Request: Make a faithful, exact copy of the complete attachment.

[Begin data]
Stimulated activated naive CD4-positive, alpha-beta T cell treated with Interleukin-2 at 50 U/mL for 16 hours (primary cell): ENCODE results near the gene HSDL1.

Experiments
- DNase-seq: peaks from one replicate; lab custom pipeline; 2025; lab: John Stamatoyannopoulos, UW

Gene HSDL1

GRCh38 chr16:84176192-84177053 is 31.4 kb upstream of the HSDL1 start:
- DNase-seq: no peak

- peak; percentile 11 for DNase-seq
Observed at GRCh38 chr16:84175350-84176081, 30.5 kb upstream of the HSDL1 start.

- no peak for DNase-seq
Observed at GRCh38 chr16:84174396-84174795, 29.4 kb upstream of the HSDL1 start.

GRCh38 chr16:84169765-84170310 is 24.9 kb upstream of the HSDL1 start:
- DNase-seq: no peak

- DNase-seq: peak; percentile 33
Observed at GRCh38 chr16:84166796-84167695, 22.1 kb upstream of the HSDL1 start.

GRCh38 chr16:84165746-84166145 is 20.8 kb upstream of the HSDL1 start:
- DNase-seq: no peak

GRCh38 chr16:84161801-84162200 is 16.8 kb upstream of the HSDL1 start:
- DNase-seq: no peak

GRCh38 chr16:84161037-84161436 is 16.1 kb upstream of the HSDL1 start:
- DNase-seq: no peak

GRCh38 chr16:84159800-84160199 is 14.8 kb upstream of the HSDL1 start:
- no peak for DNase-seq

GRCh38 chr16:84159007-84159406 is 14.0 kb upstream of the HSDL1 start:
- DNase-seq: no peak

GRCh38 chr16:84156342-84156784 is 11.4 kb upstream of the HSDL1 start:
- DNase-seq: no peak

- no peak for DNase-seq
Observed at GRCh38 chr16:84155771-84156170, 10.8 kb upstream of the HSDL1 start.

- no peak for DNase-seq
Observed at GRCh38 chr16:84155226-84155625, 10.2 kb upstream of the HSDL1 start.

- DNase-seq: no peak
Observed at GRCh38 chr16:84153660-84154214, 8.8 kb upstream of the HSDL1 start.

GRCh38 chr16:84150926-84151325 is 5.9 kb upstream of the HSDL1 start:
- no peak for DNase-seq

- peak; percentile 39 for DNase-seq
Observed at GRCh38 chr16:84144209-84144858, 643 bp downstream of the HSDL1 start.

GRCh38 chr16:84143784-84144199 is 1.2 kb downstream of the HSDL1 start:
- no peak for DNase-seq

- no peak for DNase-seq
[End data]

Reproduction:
Stimulated activated naive CD4-positive, alpha-beta T cell treated with Interleukin-2 at 50 U/mL for 16 hours (primary cell): ENCODE results near the gene HSDL1.

Experiments
- DNase-seq: peaks from one replicate; lab custom pipeline; 2025; lab: John Stamatoyannopoulos, UW

Gene HSDL1

GRCh38 chr16:84176192-84177053 is 31.4 kb upstream of the HSDL1 start:
- DNase-seq: no peak

- peak; percentile 11 for DNase-seq
Observed at GRCh38 chr16:84175350-84176081, 30.5 kb upstream of the HSDL1 start.

- no peak for DNase-seq
Observed at GRCh38 chr16:84174396-84174795, 29.4 kb upstream of the HSDL1 start.

GRCh38 chr16:84169765-84170310 is 24.9 kb upstream of the HSDL1 start:
- DNase-seq: no peak

- DNase-seq: peak; percentile 33
Observed at GRCh38 chr16:84166796-84167695, 22.1 kb upstream of the HSDL1 start.

GRCh38 chr16:84165746-84166145 is 20.8 kb upstream of the HSDL1 start:
- DNase-seq: no peak

GRCh38 chr16:84161801-84162200 is 16.8 kb upstream of the HSDL1 start:
- DNase-seq: no peak

GRCh38 chr16:84161037-84161436 is 16.1 kb upstream of the HSDL1 start:
- DNase-seq: no peak

GRCh38 chr16:84159800-84160199 is 14.8 kb upstream of the HSDL1 start:
- no peak for DNase-seq

GRCh38 chr16:84159007-84159406 is 14.0 kb upstream of the HSDL1 start:
- DNase-seq: no peak

GRCh38 chr16:84156342-84156784 is 11.4 kb upstream of the HSDL1 start:
- DNase-seq: no peak

- no peak for DNase-seq
Observed at GRCh38 chr16:84155771-84156170, 10.8 kb upstream of the HSDL1 start.

- no peak for DNase-seq
Observed at GRCh38 chr16:84155226-84155625, 10.2 kb upstream of the HSDL1 start.

- DNase-seq: no peak
Observed at GRCh38 chr16:84153660-84154214, 8.8 kb upstream of the HSDL1 start.

GRCh38 chr16:84150926-84151325 is 5.9 kb upstream of the HSDL1 start:
- no peak for DNase-seq

- peak; percentile 39 for DNase-seq
Observed at GRCh38 chr16:84144209-84144858, 643 bp downstream of the HSDL1 start.

GRCh38 chr16:84143784-84144199 is 1.2 kb downstream of the HSDL1 start:
- no peak for DNase-seq

- no peak for DNase-seq